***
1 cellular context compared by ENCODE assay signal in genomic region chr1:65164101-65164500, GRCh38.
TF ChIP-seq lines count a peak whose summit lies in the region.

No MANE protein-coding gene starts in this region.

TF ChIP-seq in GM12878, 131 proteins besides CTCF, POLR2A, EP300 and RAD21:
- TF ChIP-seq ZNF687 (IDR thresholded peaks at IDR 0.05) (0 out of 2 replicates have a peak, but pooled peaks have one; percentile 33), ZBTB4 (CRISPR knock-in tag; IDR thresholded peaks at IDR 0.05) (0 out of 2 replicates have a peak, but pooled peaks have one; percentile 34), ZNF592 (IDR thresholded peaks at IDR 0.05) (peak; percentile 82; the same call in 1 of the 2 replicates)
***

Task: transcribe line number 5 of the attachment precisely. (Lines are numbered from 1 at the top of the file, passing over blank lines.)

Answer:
- TF ChIP-seq ZNF687 (IDR thresholded peaks at IDR 0.05) (0 out of 2 replicates have a peak, but pooled peaks have one; percentile 33), ZBTB4 (CRISPR knock-in tag; IDR thresholded peaks at IDR 0.05) (0 out of 2 replicates have a peak, but pooled peaks have one; percentile 34), ZNF592 (IDR thresholded peaks at IDR 0.05) (peak; percentile 82; the same call in 1 of the 2 replicates)